Heart disease claims about 1 million lives per year in the United States, making it the number one cause of death among both men and women.
To bring awareness to this important health issue, the World Heart Federation declared September 29th World Heart Day
World Heart Dayback in 2000. Each year, the organization strives to spread the word about heart disease and focuses on key issues that relate to heart health.
In honor of World Heart Day 2014, we want to take this opportunity to educate people on the link between heart disease and sleep apnea.
What is sleep apnea?
Sleep apnea is a common sleep disorder that affects upwards of 18 million Americans. According to the American Sleep Apnea Association:
“There are three types of sleep apnea: obstructive, central, and mixed. Of the three, obstructive sleep apnea, often called OSA for short, is the most common. Despite the difference in the root cause of each type, in all three, people with untreated sleep apnea stop breathing repeatedly during their sleep, sometimes hundreds of times during the night and often for a minute or longer. In most cases the sleeper is unaware of these breath stoppages because they don't trigger a full awakening.”
Because the sleeper is often unaware of what’s happening, sleep apnea is widely undiagnosed. In fact, ASAA statistics reveal that 80% of people who have sleep apnea remain undiagnosed.
Unfortunately, untreated sleep apnea is associated with a whole host of health issues – including heart disease.
What is the link between sleep apnea and heart disease?
While it is still unclear whether there is a cause-and-effect relationship between sleep apnea and heart disease, Dr. Virend K. Somers of the Division of Cardiovascular Diseases at the Mayo Clinic in Rochester, Minnesota, writes that “people with cardiovascular problems such as high blood pressure, heart failure and stroke have a high prevalence of sleep apnea.”
The connection between hypertension (high blood pressure) and sleep apnea is particularly strong, with evidence suggesting that the chance of developing hypertension increases significantly in individuals with sleep apnea.The bottom line is that if you experience any of the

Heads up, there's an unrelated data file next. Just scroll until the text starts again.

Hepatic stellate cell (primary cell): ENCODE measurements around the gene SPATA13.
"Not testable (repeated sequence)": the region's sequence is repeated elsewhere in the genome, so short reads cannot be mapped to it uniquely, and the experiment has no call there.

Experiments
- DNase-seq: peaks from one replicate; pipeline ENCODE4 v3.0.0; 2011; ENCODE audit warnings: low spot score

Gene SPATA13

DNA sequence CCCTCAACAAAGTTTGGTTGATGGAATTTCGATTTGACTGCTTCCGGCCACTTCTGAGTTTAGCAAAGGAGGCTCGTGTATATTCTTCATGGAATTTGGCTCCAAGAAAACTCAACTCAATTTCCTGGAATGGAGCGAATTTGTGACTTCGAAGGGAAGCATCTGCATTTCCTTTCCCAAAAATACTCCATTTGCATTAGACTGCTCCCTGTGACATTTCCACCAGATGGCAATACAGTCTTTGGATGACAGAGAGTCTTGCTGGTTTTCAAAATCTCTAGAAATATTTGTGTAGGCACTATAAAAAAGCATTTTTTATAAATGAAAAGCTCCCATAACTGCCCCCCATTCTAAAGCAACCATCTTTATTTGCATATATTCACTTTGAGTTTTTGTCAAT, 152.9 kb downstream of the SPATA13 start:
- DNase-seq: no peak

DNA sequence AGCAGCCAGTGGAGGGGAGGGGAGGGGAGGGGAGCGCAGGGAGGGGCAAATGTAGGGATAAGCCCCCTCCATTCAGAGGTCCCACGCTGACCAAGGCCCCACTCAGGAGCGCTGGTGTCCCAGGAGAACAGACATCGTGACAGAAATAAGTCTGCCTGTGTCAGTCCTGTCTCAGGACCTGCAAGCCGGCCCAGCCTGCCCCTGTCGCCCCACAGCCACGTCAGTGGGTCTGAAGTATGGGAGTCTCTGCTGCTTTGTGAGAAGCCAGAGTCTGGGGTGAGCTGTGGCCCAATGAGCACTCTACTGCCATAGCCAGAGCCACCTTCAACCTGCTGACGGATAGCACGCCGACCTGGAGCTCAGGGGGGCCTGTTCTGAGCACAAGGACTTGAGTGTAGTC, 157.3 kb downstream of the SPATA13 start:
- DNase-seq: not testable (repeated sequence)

“The evidence is very strong for the relationship between sleep apnea and hypertension and cardiovascular disease generally, so people really need to know that,” Dr. Donna Arnett, chair and professor of epidemiology at the School of Public Health at the University of Alabama at Birmingham, told the American Heart Association.
How can CPAP therapy help?
CPAP (continuous positive airway pressure) therapy is one of the common and most effective methods of treatment for sleep apnea. CPAP machines work by increasing air pressure in the throat so that the airway doesn’t collapse. In one recent study, researchers from the University of Wisconsin found evidence that CPAP therapy reduces high blood pressure. According to Dr. Somers, “the available evidence tells us that when you treat people with sleep apnea using CPAP, their blood pressure is not only lower at night—it's also lower during the day.”
The bottom line is that if you experience any of the symptoms of sleep apnea, it’s important to consult a specialist as soon as possible. Sleep apnea is a relatively manageable disorder, and putting the time and energy into treating it can help you keep your heart healthy.
Join thousands of others in signing the World Heart Day petition to call on national and international leaders to recognize the global burden of cardiovascular disease and to prioritize the need for heart-healthy environments.